KMeans in less than 5 minutes

Aditya Kaushik
Jul 12, 2018 · 4 min read

(Bottom’s Up Approach)

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Clusters found by KMeans Algorithm;

Suppose you are a data scientist at a clothing company and you have a data set with features height and weight and you want to find clusters(i.e groups of Small, Medium, Large fitting of clothes) so that your company can make clothes accordingly and give your customers a satisfaction with awesome fitting by your brand and TBH you might get a raise for that 😛

KMeans is an unsupervised learning algorithm. K-means clustering is a classification algorithm used to automatically divide a large group into smaller groups.

This comes under unsupervised learning since you don’t have the labels here just height and weight ratio. But, What the hack is KMeans?

As far you know that it is a clustering algorithm,
Wait, see this

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You human, can you find three clusters over here? Awesome!

Our machine can also find the clusters and KMeans is one of the algorithm in finding clusters. Machine can’t find on its own we have to teach it!

So, what KMeans does is it find the clusters (best way to find the number of clusters is by manually specifying how many clusters are in the data, or by elbow method. Excited? Just 4 mins more and I’ll make it worth!

This is the code for finding clusters in the data using sklearn.cluster.KMeans

Basic Implementation Code, Relax, if you don’t get it. I’ve explained the algorithm in the next section, Just wait for it!

On running this code we’ll get this…

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LHS clusters are formed via KMeans labels and RHS clusters are made from the labels that we knew already!

What’s going on under the hood?

But you know what, Only 3 steps are there in this algorithm. Only 3!

Step 0: Randomly initialize 3 points because we know there are 3 clusters!

Step 1: Cluster Assignment Step

Step 2: Move Centroid Step

This is repeated until this algorithm converges. Converges means that after repeating the algorithm, centroid and it’s points doesn’t change significantly!

This can be done easily by python’s sklearn.clusterKMeans, But here we gonna understand what’s going on under the hood!

The first image that you saw was also plotted via clusters formed by KMeans.

This was just a theory, want to dive little bit deeper with me? C’mon, this gonna be fun!

Steps, in depth

Let each example(training points) be x¹, x², x³,…,x^m and μ¹, μ²,…,μ^k represent the cluster’s centroid number and k be the number of clusters.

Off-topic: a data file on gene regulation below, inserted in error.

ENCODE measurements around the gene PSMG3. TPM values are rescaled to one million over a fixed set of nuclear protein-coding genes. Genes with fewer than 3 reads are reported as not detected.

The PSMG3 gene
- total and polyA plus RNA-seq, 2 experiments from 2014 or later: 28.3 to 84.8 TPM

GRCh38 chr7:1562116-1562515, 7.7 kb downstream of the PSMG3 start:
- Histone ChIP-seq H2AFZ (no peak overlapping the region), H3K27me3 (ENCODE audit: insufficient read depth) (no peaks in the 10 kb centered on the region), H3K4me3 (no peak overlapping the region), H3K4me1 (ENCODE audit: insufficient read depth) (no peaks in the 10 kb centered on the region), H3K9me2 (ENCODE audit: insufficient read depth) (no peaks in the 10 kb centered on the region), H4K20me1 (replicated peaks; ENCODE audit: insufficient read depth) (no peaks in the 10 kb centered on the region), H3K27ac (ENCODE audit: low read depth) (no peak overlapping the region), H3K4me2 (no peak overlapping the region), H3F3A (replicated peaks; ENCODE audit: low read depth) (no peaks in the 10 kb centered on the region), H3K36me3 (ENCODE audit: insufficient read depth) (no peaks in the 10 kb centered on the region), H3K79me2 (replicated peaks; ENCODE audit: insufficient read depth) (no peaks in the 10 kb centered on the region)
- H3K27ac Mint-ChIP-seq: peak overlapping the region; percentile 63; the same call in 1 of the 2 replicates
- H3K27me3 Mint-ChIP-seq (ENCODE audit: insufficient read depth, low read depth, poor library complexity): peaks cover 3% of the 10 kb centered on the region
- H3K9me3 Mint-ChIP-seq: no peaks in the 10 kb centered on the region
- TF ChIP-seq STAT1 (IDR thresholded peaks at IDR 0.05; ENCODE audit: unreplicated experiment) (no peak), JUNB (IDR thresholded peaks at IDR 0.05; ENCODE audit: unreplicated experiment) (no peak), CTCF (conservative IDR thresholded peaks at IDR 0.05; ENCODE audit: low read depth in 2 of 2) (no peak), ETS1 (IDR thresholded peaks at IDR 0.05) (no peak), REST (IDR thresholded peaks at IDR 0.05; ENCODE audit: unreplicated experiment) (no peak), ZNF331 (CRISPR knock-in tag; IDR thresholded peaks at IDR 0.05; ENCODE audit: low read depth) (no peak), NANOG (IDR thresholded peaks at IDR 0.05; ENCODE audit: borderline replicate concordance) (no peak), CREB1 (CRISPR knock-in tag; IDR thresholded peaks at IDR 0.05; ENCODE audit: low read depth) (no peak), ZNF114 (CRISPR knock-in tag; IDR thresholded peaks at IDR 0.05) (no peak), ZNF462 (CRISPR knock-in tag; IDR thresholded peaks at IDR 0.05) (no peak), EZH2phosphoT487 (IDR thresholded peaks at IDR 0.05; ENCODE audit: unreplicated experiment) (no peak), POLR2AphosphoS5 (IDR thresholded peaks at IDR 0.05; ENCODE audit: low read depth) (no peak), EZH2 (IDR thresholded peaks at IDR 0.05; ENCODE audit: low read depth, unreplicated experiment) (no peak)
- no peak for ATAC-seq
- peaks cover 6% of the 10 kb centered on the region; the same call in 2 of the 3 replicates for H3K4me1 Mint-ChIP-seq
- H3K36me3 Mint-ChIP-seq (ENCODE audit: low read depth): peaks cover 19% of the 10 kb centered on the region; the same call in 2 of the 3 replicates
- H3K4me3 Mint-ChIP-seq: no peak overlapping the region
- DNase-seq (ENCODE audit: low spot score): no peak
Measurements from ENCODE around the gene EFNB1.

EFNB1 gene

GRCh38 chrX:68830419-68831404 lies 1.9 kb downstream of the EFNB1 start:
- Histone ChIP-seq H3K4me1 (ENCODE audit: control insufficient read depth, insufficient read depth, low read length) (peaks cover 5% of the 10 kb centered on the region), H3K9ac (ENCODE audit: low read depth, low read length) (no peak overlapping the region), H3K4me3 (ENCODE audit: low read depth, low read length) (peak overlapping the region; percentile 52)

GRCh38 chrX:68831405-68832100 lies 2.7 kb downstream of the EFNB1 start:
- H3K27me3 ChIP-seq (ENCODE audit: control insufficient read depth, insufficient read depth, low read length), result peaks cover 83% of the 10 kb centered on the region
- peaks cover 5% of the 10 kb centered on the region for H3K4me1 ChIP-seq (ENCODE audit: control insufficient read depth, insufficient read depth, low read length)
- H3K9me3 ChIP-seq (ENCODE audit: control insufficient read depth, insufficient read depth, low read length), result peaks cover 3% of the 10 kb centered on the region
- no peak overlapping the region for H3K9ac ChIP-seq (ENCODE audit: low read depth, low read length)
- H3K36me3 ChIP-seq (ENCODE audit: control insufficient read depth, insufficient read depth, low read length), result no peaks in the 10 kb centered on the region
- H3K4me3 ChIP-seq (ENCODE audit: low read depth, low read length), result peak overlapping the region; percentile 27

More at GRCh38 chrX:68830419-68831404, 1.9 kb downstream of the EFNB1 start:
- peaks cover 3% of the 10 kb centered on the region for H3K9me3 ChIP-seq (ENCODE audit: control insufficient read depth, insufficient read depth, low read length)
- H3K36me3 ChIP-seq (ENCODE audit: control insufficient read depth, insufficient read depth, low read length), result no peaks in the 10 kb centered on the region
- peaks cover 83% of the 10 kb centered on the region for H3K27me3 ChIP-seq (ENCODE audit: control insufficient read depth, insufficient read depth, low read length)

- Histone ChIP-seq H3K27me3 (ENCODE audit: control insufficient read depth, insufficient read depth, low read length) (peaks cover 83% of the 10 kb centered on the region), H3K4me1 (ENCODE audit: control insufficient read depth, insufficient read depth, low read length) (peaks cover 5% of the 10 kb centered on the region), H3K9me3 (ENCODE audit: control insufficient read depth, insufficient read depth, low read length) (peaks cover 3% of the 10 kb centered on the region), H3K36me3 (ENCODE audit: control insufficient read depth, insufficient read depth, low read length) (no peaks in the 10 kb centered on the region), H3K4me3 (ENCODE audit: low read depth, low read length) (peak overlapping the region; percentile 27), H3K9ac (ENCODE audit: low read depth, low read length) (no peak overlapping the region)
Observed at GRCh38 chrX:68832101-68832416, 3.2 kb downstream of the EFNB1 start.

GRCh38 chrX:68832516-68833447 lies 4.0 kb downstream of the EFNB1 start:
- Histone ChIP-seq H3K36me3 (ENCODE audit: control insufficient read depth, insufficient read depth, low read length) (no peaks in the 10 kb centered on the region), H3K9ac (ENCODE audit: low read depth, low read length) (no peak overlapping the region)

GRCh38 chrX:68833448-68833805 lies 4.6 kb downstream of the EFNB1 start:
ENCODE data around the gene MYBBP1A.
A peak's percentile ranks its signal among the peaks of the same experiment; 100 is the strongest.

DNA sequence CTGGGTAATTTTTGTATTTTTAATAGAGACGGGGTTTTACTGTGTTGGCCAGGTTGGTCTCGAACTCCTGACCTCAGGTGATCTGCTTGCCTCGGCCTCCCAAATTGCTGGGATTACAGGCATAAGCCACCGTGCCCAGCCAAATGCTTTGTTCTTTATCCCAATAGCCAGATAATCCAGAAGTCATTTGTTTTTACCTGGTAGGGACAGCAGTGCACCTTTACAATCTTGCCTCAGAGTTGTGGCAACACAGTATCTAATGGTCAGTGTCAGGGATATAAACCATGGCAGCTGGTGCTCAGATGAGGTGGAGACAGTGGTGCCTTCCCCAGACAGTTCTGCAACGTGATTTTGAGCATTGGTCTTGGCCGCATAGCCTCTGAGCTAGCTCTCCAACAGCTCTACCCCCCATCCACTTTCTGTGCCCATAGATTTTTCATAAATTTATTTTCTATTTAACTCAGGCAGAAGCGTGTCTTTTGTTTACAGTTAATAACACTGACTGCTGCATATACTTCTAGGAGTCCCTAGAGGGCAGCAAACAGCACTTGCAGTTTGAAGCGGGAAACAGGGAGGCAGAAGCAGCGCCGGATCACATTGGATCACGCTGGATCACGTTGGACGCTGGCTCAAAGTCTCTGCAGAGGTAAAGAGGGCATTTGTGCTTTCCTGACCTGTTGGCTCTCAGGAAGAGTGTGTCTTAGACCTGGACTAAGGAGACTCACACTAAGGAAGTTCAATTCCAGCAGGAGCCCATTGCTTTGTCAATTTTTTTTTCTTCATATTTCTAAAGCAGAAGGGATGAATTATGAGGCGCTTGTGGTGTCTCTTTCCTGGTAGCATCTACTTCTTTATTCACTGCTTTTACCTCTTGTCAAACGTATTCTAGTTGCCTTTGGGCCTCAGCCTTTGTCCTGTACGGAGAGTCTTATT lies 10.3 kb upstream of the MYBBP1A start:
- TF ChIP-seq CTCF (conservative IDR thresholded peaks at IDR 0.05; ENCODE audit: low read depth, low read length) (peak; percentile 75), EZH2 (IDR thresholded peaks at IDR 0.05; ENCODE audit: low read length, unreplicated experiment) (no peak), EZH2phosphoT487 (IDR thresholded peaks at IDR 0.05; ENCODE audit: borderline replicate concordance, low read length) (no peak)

For each assignment step, we minimize cost function so that the distance between cluster’s centroid and the training example be minimum and in whichever cluster’s centroid cost turns out to be minimum that data point is assigned to that particular cluster.

What the hack is cost function now?
Cost function is the square error of the distance b/w the data point and the centroid, we minimize this error,
Cost Function(J) = 1/m(Σ||xi - μk||²)
Why minimizing the square? Good question, actually it is just a convention! :p

c:= min ||xi - μk||²
(Please, note. The value of k that minimizes the cost function is assigned to c)

We are minimizing the mean square distance b/w the data point and cluster’s centroid

Algorithm, The heart!

For i:= 1 to m

ci := index(from 1 to K) of cluster centroid, closest to xi

For k=1 to K

μk := average of points assigned to cluster k


Cluster assignment step is minimizing the J(cost function) wrt c¹, c²,… holding μ¹, μ²,..;
Move cluster step chooses the value of μ that minimizes J(Cost Function)

A Big Problem with KMeans

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In both of the above figures these correspond to bad local optima, because in (fig a) we can’t do a shit to change the clusters and in (fig b) it has taken cluster 1 and 2 and used them in one cluster and also it has poorly split third cluster i.e red and green one’s

So, To increase the odds in finding the best possible clustering we need to do multiple random initialization, i.e initialize KMeans alot of time and pick clustering that gave the lowest cost J.

All these steps are taken by sklearn.cluster.KMeans algorithm under the hood!

If you’d like to see this in action, visit this awesome site by Stanford

Questions? Comments? Let’s connect on Twitter! or
drop a mail at

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